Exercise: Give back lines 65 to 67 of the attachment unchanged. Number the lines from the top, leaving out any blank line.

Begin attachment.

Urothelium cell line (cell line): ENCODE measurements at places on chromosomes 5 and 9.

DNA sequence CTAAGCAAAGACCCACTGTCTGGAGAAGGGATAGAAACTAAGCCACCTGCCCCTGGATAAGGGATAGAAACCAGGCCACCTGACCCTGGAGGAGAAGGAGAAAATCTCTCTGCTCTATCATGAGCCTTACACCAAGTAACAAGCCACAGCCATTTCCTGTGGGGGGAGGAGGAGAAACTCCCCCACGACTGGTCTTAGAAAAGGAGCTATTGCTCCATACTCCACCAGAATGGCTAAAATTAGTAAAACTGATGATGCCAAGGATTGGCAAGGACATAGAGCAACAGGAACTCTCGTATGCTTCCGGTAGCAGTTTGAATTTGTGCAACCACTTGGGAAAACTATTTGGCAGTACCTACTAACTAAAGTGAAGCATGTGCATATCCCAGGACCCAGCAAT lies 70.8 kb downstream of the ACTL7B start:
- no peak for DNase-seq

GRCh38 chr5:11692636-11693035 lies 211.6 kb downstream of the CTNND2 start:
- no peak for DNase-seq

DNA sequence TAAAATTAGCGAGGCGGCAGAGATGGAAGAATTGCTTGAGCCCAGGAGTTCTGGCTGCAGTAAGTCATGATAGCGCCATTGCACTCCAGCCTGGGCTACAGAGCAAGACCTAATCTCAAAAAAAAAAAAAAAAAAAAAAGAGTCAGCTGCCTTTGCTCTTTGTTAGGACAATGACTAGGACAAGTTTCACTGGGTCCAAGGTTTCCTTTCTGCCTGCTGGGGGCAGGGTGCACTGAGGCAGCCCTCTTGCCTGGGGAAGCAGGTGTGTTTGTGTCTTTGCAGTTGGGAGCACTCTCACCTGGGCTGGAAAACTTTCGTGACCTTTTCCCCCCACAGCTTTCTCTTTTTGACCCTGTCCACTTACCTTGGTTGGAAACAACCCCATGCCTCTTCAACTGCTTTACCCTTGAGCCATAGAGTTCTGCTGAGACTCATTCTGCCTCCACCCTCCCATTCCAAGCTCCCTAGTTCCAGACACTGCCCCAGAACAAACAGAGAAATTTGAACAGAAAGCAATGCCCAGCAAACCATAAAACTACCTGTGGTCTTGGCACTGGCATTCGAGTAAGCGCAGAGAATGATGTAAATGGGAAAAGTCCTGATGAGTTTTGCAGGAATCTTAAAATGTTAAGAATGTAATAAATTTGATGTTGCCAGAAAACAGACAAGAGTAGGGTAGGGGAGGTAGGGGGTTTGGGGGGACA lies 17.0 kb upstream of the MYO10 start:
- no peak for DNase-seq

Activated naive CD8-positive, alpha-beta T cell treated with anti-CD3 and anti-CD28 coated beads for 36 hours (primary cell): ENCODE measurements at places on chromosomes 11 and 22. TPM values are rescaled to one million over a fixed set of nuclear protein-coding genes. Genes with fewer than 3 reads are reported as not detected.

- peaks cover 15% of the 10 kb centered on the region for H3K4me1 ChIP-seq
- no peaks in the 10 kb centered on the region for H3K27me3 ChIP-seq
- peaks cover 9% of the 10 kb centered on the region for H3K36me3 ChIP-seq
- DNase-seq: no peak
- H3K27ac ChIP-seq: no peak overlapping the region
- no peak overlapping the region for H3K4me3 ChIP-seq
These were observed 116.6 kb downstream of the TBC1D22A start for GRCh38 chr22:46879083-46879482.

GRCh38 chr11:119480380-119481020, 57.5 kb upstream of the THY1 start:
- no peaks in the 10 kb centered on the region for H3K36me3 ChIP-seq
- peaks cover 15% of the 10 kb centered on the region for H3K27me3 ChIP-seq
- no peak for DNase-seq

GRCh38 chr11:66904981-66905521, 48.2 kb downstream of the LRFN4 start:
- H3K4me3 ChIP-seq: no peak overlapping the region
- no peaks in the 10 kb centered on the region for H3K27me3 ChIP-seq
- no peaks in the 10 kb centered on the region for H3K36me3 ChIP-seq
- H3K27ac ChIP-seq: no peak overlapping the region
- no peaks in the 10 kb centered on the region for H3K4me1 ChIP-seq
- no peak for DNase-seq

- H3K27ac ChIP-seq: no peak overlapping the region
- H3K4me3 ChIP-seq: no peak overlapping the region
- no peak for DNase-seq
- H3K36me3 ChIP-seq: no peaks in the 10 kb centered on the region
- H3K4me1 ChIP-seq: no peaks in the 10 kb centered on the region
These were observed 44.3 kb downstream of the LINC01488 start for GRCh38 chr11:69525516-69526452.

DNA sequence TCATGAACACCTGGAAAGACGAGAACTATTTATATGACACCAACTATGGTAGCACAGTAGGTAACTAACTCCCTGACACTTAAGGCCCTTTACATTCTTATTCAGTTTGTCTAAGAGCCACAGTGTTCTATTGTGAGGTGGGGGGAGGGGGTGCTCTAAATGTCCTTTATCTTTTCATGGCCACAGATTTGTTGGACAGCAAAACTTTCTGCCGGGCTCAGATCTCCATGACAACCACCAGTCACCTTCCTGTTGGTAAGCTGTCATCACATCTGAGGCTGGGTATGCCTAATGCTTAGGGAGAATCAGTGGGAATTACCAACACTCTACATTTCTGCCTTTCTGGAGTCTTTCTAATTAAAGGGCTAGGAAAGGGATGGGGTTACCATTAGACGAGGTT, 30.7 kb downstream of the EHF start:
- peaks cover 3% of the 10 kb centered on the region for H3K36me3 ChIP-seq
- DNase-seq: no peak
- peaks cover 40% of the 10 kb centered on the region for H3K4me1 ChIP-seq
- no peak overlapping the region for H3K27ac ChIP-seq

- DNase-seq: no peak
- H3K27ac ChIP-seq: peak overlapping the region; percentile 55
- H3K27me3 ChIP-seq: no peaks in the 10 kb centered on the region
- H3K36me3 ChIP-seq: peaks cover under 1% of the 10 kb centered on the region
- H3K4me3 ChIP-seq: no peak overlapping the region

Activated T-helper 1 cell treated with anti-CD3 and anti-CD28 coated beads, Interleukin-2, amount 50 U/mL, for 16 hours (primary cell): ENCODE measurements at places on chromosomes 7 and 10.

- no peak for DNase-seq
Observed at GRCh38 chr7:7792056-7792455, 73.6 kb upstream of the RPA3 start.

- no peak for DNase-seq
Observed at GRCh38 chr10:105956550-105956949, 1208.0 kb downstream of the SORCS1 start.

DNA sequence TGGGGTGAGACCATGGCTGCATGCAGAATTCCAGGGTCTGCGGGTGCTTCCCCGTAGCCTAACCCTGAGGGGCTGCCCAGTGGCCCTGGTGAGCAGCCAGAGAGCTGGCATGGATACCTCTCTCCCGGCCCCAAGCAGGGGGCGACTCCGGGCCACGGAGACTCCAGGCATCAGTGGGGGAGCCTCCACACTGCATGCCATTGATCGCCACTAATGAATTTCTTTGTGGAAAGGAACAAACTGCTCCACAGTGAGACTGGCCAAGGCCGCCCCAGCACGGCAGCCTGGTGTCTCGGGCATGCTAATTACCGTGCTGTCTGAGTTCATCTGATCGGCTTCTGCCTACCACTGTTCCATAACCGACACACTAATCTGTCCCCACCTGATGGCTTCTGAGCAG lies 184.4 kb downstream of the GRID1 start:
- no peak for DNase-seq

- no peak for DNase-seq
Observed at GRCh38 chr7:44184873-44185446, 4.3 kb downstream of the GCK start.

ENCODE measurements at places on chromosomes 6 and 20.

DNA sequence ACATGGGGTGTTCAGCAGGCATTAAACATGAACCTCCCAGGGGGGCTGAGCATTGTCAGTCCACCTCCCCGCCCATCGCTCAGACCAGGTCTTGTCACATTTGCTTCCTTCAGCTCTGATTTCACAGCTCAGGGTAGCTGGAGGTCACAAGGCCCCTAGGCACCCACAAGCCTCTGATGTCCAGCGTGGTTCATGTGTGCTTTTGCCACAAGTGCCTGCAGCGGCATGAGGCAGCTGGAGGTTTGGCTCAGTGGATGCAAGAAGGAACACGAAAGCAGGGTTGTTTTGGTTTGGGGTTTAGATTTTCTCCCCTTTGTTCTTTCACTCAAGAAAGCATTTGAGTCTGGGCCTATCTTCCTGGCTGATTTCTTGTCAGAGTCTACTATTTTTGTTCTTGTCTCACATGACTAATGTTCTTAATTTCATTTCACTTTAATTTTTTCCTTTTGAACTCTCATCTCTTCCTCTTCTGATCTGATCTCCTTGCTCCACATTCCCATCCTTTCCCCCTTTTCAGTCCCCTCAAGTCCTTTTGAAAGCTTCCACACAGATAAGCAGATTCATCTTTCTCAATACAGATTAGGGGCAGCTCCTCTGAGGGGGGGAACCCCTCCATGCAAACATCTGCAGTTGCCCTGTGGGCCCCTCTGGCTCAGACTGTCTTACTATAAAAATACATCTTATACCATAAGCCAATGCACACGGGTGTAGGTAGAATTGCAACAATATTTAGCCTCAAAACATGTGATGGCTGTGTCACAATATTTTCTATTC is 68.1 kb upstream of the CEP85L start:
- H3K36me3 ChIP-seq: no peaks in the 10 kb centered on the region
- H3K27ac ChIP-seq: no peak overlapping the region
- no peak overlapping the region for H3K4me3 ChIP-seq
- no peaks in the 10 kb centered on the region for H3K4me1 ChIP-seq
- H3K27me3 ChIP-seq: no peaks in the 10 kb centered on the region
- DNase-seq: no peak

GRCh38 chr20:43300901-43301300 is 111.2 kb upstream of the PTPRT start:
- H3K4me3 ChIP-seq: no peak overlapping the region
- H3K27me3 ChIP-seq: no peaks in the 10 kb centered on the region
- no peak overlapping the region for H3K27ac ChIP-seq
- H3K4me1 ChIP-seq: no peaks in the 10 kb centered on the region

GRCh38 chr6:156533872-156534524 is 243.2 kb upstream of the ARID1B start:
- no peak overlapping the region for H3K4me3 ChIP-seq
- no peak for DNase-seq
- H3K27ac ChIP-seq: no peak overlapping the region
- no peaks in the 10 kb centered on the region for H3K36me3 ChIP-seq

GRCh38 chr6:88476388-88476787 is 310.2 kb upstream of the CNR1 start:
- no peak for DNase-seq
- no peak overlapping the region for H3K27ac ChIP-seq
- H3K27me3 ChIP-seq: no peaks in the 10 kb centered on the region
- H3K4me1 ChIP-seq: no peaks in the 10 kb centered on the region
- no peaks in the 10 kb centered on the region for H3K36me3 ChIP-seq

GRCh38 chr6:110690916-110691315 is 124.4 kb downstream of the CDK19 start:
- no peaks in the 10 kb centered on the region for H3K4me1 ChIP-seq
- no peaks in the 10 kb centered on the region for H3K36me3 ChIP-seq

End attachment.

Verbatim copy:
GRCh38 chr6:156533872-156534524 is 243.2 kb upstream of the ARID1B start:
- no peak overlapping the region for H3K4me3 ChIP-seq
- no peak for DNase-seq